NASA will apply its image-processing expertise to
enhance underground radar images of the area around the World
Trade Center in New York, providing a clearer picture of
what’s beneath the surface.

“Our image-processing techniques will provide the first
enhanced subsurface images of the area around ‘ground zero,'”
said Dr. Amir Fijany, principal scientist and supervisor for
the Ultracomputing Technology Research Group at NASA’s Jet
Propulsion Laboratory (JPL), Pasadena, Calif. “Our goal is to
pinpoint utility lines and improve the overall sharpness of
the images.”

Witten Technologies, Inc., of Boston, will supply JPL with
underground images from lower Manhattan created with ground-
penetrating imaging radar in surveys done for Consolidated
Edison Company of New York, Inc. (Con Edison) in August 2001
and January 2002.

Witten used a new technique called underground “radar
tomography,” which resembles satellite radar but rides on the
back of a truck directly over the site, producing a 3-D
picture of what’s below the surface to depths of about 1.8
meters (6 feet). Those images have already proved valuable in
helping reduce the amount of digging needed to maintain dense
underground utility networks.

JPL would add another dimension to the images already
collected by Witten by pinpointing linear features such as
gas and electrical utility lines. “We have a continuous
underground image below about 8 acres of streets in lower
Manhattan, including several streets surveyed before and
after 9/11,” said Michael Oristaglio, chief scientist of
Witten Technologies. “But some of the most important features
are fuzzy; they’re at the limit of resolution of the radar.
We are hoping that JPL’s expertise in advanced radar-image
analysis can bring these features into sharp focus.”

This partnership is possible through JPL’s Technology
Affiliates Program that allows large and small businesses to
work with JPL technologists. It is one of several JPL
technology transfer programs designed to bring the benefits
of the space program to American industry.

Witten is providing JPL with data from around the World Trade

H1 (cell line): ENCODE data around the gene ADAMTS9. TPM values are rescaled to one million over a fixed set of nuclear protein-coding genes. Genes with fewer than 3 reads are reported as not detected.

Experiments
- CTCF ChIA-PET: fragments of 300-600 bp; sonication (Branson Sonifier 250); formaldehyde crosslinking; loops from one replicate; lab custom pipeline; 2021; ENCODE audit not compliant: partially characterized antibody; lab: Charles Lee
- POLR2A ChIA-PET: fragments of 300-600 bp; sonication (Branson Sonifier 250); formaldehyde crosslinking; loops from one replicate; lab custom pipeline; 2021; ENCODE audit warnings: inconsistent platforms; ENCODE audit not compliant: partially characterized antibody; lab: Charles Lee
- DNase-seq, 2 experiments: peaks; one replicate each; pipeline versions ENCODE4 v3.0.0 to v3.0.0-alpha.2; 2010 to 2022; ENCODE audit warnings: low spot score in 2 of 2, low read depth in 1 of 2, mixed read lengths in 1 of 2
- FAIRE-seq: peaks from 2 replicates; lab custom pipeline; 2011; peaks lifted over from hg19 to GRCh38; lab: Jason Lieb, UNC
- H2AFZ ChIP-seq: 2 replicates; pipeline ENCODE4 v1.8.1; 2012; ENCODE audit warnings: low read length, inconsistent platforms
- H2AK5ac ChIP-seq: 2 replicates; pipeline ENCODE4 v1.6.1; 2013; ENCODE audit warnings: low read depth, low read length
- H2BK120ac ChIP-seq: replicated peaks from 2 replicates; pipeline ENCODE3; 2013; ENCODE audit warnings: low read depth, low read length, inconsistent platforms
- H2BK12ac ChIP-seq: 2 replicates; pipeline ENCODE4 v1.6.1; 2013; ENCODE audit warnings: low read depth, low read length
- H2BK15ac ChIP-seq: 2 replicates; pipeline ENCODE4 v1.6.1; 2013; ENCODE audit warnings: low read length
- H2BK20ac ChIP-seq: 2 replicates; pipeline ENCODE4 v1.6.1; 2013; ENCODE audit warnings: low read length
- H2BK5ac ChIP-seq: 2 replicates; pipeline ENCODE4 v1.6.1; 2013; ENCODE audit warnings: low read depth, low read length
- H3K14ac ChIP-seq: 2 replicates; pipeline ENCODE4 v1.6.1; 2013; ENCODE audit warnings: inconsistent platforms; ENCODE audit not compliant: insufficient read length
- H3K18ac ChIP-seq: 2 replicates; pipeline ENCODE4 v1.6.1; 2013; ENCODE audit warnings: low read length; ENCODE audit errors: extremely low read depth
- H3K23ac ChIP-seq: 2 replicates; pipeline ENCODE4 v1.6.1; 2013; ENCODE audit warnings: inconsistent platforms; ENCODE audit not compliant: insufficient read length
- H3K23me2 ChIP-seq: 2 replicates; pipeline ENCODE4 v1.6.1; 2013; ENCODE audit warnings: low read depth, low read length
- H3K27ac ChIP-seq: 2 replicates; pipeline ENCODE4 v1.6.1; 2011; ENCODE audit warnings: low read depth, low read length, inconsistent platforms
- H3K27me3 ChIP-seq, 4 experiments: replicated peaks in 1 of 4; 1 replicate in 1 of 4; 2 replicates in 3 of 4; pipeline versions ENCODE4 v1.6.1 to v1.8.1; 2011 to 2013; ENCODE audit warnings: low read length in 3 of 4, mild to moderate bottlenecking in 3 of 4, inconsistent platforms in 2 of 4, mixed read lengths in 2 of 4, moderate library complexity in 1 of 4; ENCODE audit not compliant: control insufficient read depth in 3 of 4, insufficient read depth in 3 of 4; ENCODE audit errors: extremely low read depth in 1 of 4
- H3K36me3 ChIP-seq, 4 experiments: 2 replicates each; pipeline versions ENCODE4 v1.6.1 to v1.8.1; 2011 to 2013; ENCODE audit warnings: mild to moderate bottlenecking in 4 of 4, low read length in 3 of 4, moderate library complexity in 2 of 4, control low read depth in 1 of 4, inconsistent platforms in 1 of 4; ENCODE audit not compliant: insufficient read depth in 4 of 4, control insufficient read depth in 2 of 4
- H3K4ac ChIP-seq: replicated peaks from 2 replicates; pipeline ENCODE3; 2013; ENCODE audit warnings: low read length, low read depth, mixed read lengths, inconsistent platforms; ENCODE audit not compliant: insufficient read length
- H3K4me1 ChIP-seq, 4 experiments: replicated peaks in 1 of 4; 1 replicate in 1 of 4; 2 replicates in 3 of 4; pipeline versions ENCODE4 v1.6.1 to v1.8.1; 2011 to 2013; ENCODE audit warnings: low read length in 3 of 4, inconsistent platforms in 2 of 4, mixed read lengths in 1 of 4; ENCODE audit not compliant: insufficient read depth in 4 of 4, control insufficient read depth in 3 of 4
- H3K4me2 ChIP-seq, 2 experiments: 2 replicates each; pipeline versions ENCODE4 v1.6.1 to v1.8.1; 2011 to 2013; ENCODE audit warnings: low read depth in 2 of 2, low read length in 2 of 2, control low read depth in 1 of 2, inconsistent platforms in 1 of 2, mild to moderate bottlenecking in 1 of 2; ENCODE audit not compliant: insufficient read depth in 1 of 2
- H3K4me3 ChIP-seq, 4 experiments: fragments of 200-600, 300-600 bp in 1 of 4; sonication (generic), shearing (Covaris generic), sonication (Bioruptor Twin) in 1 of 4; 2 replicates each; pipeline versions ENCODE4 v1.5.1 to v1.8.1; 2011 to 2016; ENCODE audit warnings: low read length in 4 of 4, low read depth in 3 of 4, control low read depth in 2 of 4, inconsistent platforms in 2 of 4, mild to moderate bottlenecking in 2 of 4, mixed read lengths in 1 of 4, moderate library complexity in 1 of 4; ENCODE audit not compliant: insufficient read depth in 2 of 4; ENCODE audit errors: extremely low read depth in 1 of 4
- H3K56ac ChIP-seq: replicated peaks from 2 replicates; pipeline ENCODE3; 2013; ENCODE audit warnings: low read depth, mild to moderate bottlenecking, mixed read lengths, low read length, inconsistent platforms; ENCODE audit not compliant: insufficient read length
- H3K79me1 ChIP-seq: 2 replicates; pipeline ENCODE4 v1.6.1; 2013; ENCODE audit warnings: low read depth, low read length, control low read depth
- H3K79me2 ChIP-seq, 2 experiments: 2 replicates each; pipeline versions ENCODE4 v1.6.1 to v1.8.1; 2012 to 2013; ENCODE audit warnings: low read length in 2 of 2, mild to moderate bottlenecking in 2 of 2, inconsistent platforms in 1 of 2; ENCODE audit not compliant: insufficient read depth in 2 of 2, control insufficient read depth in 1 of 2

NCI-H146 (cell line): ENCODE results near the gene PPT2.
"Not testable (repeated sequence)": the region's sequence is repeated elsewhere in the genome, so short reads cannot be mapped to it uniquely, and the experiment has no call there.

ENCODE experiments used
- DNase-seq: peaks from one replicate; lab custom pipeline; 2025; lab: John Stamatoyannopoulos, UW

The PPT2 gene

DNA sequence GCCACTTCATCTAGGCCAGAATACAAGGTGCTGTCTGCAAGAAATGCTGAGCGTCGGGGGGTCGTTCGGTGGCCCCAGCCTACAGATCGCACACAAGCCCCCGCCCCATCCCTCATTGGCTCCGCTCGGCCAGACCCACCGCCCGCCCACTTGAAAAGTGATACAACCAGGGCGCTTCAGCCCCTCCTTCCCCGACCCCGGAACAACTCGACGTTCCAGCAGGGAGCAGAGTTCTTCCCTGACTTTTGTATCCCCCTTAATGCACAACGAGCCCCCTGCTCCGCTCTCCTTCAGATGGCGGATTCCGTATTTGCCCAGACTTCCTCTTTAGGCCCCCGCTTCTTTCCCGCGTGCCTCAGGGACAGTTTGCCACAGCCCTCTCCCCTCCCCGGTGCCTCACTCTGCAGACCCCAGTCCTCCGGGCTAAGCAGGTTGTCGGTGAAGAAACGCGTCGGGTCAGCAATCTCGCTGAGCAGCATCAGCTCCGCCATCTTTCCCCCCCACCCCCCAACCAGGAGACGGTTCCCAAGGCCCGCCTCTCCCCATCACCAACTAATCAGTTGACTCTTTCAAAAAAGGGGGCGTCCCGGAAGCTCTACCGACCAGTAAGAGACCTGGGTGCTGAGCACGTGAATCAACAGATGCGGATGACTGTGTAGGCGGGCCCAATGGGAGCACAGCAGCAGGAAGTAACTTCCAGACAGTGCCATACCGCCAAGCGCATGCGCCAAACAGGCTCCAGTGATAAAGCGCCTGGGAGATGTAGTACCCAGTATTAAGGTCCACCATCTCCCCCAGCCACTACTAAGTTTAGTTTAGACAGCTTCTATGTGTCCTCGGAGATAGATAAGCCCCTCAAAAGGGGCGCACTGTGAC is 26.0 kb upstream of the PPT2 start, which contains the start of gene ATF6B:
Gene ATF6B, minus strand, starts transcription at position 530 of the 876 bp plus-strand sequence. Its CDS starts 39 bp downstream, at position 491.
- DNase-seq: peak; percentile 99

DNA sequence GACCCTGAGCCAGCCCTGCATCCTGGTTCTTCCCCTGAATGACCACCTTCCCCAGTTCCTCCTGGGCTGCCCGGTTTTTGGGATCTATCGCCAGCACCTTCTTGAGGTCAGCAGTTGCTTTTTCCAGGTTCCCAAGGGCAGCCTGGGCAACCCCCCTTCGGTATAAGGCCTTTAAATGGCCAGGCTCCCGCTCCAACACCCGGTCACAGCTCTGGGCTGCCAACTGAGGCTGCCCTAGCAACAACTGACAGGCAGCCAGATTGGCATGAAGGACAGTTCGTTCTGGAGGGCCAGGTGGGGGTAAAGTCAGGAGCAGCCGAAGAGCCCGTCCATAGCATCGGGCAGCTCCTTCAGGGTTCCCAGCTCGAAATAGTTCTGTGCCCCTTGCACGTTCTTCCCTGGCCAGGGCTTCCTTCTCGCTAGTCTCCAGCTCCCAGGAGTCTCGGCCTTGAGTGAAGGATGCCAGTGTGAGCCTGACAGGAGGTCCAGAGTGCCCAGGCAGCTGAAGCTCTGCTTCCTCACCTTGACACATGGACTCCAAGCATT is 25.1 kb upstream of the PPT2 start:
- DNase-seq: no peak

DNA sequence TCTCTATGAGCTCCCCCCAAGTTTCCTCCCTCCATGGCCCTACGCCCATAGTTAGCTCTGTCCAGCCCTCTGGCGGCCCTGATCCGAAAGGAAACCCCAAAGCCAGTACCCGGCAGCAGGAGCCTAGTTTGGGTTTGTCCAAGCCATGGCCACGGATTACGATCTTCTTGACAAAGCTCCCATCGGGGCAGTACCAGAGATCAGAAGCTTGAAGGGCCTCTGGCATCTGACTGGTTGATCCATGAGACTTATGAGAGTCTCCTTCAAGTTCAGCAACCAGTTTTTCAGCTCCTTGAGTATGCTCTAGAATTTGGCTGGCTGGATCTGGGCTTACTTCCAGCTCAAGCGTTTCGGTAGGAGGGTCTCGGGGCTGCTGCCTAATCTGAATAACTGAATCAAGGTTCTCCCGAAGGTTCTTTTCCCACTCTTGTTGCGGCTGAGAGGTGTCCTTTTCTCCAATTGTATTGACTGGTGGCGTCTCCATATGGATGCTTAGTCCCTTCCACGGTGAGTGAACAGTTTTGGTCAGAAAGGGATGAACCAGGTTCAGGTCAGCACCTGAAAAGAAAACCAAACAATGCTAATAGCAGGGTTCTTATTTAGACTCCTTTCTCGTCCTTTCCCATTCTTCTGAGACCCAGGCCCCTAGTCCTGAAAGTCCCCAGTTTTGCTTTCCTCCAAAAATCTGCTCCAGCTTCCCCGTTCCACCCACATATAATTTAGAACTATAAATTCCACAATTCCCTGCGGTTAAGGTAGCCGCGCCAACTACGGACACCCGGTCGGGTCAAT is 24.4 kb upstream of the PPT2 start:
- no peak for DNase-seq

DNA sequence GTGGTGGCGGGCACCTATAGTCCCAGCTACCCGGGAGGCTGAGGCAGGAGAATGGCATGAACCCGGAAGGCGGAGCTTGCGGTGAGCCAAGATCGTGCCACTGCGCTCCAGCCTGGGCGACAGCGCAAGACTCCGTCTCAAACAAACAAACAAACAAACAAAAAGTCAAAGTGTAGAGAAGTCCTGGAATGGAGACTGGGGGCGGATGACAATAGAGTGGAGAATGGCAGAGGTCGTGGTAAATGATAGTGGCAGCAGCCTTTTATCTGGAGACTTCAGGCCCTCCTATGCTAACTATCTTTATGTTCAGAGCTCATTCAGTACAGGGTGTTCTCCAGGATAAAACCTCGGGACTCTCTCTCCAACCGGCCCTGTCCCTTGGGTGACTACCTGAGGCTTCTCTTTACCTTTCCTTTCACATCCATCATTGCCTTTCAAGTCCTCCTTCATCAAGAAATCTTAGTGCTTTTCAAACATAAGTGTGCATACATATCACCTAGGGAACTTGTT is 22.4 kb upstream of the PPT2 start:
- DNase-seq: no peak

Center area before and after September 11. “Comparing these
two sets of radar images taken from the same area at two
different times may enable the team to detect underground
changes and assess the extent of damage,” said Fijany.

JPL will apply its image-processing and feature-extraction
techniques to these images. The primary goal will be to
pinpoint semi-continuous linear features that could
correspond to buried utility lines such as phone lines, gas
lines, pipes or other infrastructure. A secondary goal is to
improve the overall sharpness and appearance of the raw image
by reducing clutter and enhancing linear features. This
initial phase is expected to take six months.

Additionally, JPL will conduct tests on three other sets of
images with increasing level of complexity from other sites
in Manhattan taken in February and July 2001.

JPL has been conducting remote sensing and image processing
of Earth and other planets for more than four decades. Fijany
led a similar assignment in subsurface imaging to detect
unexploded ordnance for the U.S. Army Corps of Engineers.
During this assignment, radar data collected by high-altitude
airborne ground-penetrating synthetic aperture radar was used
for subsurface imaging. Advanced image-processing techniques
were then applied to the radar images.

The results from that work showed this type of remote sensing
technology could detect very small features below the
surface. Similar subsurface imaging technology will be
applied to the images collected by Witten to enhance their
overall quality.

The California Institute of Technology in Pasadena manages